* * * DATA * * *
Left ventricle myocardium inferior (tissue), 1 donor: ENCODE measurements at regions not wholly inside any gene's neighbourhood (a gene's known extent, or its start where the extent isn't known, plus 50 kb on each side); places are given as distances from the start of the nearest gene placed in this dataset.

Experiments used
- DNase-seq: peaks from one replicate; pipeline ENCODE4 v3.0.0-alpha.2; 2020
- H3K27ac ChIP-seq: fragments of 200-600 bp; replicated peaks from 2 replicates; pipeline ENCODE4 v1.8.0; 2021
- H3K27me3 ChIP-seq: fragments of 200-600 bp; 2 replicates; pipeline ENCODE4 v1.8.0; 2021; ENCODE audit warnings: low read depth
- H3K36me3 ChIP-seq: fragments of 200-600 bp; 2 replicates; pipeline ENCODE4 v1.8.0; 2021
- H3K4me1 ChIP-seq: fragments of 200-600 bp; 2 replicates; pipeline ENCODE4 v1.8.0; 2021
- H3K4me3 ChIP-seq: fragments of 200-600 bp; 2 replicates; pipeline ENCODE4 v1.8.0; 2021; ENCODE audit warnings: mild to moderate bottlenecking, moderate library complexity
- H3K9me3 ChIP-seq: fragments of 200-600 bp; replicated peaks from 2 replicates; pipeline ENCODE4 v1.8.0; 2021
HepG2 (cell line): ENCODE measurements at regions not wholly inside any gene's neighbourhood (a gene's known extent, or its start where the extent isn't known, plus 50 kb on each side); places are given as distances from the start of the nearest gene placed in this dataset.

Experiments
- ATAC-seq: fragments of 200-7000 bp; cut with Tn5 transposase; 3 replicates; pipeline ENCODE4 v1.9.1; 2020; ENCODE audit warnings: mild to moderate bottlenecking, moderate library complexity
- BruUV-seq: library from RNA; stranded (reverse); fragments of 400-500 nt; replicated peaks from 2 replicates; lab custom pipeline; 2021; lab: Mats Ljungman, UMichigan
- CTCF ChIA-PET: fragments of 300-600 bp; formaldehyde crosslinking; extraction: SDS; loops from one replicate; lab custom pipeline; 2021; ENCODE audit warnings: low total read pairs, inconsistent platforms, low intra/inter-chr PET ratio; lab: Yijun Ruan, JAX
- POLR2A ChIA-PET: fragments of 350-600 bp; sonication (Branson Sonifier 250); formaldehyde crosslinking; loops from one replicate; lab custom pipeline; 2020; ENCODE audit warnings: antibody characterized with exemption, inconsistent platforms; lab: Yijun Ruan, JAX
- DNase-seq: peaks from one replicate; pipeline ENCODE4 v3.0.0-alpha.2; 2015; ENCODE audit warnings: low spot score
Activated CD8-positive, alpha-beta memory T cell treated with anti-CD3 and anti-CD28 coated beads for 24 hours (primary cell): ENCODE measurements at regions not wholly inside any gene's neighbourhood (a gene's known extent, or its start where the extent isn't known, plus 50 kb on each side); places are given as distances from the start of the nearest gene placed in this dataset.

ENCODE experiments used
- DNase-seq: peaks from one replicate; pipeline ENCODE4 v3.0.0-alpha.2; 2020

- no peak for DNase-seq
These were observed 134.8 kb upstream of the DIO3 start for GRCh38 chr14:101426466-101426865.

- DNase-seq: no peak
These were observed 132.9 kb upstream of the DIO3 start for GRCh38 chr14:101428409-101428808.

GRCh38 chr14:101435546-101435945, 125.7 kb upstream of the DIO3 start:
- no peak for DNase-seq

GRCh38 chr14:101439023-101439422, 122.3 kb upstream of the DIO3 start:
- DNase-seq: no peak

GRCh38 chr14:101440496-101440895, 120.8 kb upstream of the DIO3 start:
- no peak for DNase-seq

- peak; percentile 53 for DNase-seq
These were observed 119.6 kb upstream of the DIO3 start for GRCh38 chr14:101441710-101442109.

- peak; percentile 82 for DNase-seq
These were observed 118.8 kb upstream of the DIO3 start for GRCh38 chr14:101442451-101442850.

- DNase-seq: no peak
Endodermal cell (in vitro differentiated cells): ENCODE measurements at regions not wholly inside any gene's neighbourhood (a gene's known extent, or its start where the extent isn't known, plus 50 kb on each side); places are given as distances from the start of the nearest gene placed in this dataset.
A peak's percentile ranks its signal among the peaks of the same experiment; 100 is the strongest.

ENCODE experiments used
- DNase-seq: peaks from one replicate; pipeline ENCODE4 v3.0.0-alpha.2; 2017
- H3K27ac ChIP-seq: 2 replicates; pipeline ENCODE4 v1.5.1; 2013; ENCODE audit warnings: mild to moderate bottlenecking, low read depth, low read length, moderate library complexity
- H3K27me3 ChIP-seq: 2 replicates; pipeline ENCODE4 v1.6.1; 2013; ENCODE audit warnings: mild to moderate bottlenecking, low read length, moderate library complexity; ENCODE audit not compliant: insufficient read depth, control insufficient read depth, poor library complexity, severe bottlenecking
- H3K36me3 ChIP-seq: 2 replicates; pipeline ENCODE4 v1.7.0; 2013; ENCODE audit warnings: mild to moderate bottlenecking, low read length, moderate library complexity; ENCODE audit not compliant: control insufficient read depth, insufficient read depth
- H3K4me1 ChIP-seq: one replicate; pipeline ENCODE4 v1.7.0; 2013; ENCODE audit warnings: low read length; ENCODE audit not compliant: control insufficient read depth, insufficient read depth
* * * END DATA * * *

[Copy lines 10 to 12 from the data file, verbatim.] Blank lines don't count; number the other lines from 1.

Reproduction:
HepG2 (cell line): ENCODE measurements at regions not wholly inside any gene's neighbourhood (a gene's known extent, or its start where the extent isn't known, plus 50 kb on each side); places are given as distances from the start of the nearest gene placed in this dataset.

Experiments
- ATAC-seq: fragments of 200-7000 bp; cut with Tn5 transposase; 3 replicates; pipeline ENCODE4 v1.9.1; 2020; ENCODE audit warnings: mild to moderate bottlenecking, moderate library complexity